Magazine article Management Today

How to Get Stuff Done

Magazine article Management Today

How to Get Stuff Done

Article excerpt

People at work face a huge array of distractions that get in the way of them finishing anything. But you needn't just sit there feeling overwhelmed, there are plenty of ways you can get on top of your workload, says Alexander Garrett.

Don't you ever wonder how people like Justin King and Sheryl Sandberg (see book review on page 27) get everything done? While some of us let out an exasperated sigh on a Sunday evening in anticipation of just how much we will be expected to achieve in the coming week, others seem to glide effortlessly through meetings, conference calls and email conversations - and still get their work done. Just picture the unenviable to-do list that new BBC director-general Tony Hall faces: the continuing Jimmy Savile fall-out, dealing with senior executives' payoffs, adjusting the broadcaster to an ever-shrinking income, and shaking up organisational culture. Where do you start?

Like every one of us, those at the very top of business will at times struggle to cope with a bombardment of information and distraction as they try to achieve goals that often seem shapeless and elusive Finishing tasks in the networked, data overloaded, communication-exploding

21st century workplace can seem nothing less than an existential challenge.

Speaking from California, the author of the bestselling Getting Things Done (Penguin), David Allen, says: 'There's always more work to do than you can do. When are you finished? When are you done? There's always more to write, more to think. There's always more to do. So it's about how you manage your own assessment of what you did out of all the options and what you didn't do.'

Feeling comfortable about what you are doing and what you're not doing is one thing, 'but most people haven't a clue about what they're not doing, they haven't managed an objective inventory of what that is', says Allen.

'The second thing is, if your job has anything to do with what the late, great Peter Drucker called knowledge work, then first you have to figure out what it is that you are supposed to be doing. If you're cranking widgets, then you turn up and there's a big pile of uncranked widgets to make it quite clear what your work is. But if you have to implement diversity in your workforce, then what do you have to do to make that happen? It's not self-evident.'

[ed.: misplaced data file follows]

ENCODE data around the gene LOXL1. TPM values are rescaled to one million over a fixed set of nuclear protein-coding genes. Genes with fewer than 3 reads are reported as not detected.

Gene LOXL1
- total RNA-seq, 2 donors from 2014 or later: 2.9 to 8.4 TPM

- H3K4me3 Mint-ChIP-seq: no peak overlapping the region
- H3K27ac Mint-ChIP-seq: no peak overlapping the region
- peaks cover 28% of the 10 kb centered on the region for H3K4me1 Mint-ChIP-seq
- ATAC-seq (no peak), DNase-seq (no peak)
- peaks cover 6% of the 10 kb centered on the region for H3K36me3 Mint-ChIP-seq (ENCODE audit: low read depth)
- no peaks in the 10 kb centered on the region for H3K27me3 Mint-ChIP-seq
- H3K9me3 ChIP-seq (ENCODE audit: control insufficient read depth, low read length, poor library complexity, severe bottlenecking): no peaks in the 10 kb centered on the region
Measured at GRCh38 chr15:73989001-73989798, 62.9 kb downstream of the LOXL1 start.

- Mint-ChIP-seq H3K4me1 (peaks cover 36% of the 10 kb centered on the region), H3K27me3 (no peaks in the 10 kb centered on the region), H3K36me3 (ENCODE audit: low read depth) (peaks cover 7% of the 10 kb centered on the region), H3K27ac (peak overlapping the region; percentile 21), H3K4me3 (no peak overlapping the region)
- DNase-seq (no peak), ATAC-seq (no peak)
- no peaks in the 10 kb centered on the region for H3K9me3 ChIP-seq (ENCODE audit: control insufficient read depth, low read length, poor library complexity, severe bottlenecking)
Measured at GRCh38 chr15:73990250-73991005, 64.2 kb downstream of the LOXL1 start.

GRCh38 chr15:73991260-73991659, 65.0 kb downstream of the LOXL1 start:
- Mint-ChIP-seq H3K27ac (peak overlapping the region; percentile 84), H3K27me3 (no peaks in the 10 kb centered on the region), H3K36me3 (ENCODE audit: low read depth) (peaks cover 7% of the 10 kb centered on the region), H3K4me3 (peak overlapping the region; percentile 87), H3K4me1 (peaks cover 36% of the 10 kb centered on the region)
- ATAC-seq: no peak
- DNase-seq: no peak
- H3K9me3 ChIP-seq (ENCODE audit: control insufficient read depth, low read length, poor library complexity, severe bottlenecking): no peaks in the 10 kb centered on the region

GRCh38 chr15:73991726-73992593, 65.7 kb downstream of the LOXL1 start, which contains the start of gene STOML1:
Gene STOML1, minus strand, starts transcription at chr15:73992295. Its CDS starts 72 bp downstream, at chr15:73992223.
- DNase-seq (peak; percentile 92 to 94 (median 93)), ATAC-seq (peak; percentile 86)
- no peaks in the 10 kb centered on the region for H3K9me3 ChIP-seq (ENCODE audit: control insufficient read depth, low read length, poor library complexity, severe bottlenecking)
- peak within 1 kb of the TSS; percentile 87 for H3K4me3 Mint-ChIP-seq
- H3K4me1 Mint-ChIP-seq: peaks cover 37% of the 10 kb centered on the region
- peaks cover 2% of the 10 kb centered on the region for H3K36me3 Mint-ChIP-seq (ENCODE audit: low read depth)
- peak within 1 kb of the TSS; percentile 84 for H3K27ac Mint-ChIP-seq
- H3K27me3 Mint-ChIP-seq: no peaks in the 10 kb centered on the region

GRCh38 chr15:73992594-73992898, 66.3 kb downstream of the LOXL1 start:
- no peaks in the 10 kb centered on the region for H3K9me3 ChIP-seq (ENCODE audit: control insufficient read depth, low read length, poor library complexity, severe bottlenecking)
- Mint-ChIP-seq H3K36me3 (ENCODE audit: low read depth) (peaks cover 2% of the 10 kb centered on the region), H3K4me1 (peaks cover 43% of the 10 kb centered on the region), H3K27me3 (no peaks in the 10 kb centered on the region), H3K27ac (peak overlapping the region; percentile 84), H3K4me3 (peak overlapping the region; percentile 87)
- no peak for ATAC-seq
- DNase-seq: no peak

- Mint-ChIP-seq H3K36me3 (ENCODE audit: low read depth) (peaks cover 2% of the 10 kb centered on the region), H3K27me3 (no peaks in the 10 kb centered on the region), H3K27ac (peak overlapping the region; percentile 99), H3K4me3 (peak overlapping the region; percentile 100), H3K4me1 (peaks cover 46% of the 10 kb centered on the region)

This is difficult enough. Now consider that typically office workers have something like 1,000 emails in their inbox at any one time with another 70 arriving each day. You've got IM switched on, texts popping up on your mobile, you're monitoring your Twitter feed and keeping tabs on a raft of other social media. Then you've got piles of stuff you should read, people to talk to, meetings to attend. How on earth is it possible to pull yourself free of the quicksand of demands and requests long enough to actually do some work? And that's supposing you can turn a blind eye to the non-work-related distraction that the internet poses. Research by Kansas State University found that 'between 60% and 80% of people's time on the internet at work has nothing to do with their job'. Professor Joseph Ugrin even came up with a name for it: cyberloafing.

Rosie Gray, whose company Mosaic Learning specialises in productivity training, says that increased workload is another factor that has left many people feeling their work has teetered out of control. She adds: 'In the past, you might have arrived at the office with three clear things to do. Now people are dealing with their emails before they even arrive, and by 10am their priorities might have completely changed.'

For what might seem a low-tech problem, there's no shortage of advice and self-help available; from Tom Peters' ebook Getting Stuff (That Matters) Done (New Word City) to Matthew Kimberley's less cerebral Get a Grip (Ad Lib).

What many offer is a system for keeping on top of your work that revolves around capturing and prioritising what has to be done. …

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